|Sudanese president Omer Hassan al-Bashir|
A Kenyan judge on Monday formally issued a provisional arrest warrant for the Sudanese president Omar Hassan al-Bashir in line with a ruling he made late last year saying that Nairobi had an obligation to apprehend him.
“Whereas the High Court of Kenya Hereby issues this provisional warrant of arrest against the said Omar al-Bashir and commands you, Professor George Saitoti, E.G.H., M.P., Minister of State for Provincial Administration and Internal Security and, failing you, the Minister for the time responsible for matters relating to national security, to apprehend the said Omar al-Bashir should he come to Kenya, and to surrender him to the International Criminal Court", said the warrant signed by judge Nicholas Ombija.
Ombija is the same judge who granted a motion filed by the Kenyan chapter of the International Commission of Jurists (ICJ) that sought to compel Nairobi to detain the Sudanese leader if he sets foot in the country.
Kenya is a member of the International Criminal Court (ICC) which in 2009 and 2010 issued two arrest warrants for Bashir on ten counts of war crimes, crimes against humanity and genocide he allegedly committed in Sudan’s western region of Darfur.
Despite the country’s legal obligation under the ICC’s statute, it chose to receive Bashir in August 2010 without arresting him, prompting the ICJ to move the issue to the local High Court.
Kenyan officials argue that they are bound by African Union (AU) resolutions instructing its members not to cooperate with the ICC with regard to Bashir even if they are ICC members.
They also said the move would hamper their mediation efforts between Khartoum and Juba in their ongoing dispute. This prompted Kenya’s chief justice Willy Mutunga to warn the executive branch that they should respect decisions of the judiciary.
In response to last year’s ruling, Sudan ordered Kenya’s ambassador out of the country within 72 hours and recalled its envoy in Nairobi as well. The decision was put on hold however, following a visit by Kenyan foreign minister Moses Wetangula to Khartoum with a letter from the Kenyan president Mwai Kibaki.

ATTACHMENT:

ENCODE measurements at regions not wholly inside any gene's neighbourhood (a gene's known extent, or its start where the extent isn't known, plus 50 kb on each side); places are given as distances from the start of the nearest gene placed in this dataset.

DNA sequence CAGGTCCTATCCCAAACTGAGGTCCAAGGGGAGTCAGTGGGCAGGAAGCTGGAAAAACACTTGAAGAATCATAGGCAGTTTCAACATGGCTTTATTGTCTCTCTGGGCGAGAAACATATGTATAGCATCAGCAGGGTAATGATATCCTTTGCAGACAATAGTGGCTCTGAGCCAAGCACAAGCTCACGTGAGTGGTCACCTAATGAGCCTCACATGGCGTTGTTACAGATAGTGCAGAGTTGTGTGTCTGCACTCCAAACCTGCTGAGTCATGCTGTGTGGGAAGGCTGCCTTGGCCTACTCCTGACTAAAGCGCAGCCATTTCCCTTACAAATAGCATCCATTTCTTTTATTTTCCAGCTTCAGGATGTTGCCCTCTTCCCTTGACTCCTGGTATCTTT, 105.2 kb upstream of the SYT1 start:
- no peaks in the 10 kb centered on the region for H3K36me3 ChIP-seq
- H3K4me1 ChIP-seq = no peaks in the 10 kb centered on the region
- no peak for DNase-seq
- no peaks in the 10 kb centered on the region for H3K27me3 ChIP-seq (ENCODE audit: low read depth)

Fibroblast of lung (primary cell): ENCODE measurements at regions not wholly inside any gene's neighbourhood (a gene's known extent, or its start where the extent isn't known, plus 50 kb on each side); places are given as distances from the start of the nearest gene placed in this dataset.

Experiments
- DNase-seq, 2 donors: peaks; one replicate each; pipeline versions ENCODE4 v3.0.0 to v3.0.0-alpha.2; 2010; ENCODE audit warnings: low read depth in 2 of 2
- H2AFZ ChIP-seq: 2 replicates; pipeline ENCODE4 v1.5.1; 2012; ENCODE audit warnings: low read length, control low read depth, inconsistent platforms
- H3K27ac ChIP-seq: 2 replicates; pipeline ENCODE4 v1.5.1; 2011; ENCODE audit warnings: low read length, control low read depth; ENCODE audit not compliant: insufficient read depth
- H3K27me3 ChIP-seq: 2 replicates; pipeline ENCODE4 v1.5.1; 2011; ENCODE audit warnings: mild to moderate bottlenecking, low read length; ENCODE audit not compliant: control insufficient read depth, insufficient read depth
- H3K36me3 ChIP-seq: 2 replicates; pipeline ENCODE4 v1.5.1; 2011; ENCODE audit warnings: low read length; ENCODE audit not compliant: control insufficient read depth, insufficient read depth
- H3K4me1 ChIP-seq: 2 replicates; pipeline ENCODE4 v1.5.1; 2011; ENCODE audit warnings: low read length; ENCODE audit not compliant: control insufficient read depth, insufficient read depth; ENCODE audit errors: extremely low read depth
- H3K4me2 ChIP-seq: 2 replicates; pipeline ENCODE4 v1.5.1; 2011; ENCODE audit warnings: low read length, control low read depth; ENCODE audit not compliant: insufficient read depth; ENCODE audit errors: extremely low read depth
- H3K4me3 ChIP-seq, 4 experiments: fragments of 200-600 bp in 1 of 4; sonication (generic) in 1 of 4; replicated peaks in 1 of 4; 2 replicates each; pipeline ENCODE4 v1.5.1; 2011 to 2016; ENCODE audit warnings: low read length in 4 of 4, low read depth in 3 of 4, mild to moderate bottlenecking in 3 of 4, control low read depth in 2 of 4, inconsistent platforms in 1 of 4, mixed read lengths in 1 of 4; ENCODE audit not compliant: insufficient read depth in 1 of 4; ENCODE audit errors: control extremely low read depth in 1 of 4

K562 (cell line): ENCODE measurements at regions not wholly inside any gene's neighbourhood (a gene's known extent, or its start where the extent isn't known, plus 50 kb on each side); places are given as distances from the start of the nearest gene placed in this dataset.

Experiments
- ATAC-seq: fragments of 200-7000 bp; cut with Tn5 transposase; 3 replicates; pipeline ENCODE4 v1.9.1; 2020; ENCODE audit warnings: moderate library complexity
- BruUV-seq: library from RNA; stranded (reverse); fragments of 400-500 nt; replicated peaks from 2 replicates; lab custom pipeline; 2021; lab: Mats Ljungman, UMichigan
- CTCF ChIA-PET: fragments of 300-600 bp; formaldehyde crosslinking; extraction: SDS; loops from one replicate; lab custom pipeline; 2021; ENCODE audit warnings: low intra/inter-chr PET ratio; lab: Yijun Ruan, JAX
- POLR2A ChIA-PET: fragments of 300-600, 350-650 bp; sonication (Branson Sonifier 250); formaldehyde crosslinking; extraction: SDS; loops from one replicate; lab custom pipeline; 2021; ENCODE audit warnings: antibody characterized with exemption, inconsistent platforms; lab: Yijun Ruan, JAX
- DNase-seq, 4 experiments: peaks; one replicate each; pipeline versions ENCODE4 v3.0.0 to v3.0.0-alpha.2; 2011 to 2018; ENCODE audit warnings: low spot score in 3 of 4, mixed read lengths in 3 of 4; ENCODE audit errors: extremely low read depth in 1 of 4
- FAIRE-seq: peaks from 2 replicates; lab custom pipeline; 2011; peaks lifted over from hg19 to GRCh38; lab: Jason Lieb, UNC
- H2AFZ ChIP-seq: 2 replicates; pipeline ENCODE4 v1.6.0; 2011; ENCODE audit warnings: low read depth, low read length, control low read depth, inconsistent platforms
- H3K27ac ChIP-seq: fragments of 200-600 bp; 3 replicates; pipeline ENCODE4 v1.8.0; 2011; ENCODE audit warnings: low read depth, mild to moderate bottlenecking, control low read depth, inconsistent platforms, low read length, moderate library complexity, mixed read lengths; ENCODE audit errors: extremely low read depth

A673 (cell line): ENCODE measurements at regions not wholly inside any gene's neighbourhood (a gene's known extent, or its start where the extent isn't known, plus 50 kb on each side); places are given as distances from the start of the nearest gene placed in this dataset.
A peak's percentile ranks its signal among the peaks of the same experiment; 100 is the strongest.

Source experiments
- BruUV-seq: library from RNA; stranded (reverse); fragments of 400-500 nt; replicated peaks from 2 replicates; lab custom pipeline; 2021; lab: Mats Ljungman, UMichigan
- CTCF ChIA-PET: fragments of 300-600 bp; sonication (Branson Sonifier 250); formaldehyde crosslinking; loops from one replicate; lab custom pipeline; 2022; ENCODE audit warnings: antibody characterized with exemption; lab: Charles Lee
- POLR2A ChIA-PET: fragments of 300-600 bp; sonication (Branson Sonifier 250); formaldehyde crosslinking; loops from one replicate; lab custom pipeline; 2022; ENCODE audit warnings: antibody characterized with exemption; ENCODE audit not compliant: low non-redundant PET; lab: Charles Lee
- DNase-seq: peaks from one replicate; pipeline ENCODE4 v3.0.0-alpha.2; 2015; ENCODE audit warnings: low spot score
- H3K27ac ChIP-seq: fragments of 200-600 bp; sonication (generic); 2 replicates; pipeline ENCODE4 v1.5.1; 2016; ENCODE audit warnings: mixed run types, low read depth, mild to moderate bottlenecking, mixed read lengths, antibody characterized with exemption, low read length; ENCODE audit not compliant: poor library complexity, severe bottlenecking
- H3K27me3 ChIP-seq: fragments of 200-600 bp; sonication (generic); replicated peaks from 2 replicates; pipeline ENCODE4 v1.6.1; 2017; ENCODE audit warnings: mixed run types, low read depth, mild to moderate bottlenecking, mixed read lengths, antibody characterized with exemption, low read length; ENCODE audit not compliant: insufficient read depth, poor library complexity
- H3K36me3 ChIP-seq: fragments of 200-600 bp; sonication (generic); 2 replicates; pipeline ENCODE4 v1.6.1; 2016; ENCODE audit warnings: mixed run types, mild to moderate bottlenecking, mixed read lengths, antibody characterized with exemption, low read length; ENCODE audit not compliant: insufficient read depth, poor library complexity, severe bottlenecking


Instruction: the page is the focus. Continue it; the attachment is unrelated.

When he returned, Wetangula said that Bashir had wanted to evict all Kenyans in Sudan, close airspace for planes heading to Kenya and freeze bilateral trade, but this was reversed after his meeting with the Sudanese leader.
But Sudan issued a statement shortly after the visit giving Kenya two weeks to have the decision reversed or else it will proceed with sanctions as originally planned. The deadline has passed without any action on Khartoum’s part.
Last month the Sudanese ambassador to Kenya Kamal Ismail Saeed downplayed the row further saying that the judge’s ruling will not affect bilateral relations and that his country is determined to strengthen ties further in all areas.
Kenya’s attorney general said last month that the government appealed the judge’s order based on its conviction that Bashir, as a sitting head of state, enjoys full immunity under international law from criminal prosecution.
This week the appellate chamber was expected to make a procedural decision on a preliminary objection raised by ICJ stating that the Attorney General is not the proper representative of the Kenyan government in criminal cases such as the one involving Bashir.
But the concerned judges were reportedly out in the city of Mombasa and will set a new date for their ruling on the matter which does not relate to the heart of the government’s appeal in the case.
Kenyan official expect that the case could last a year with a possibility that it could reach the Supreme Court.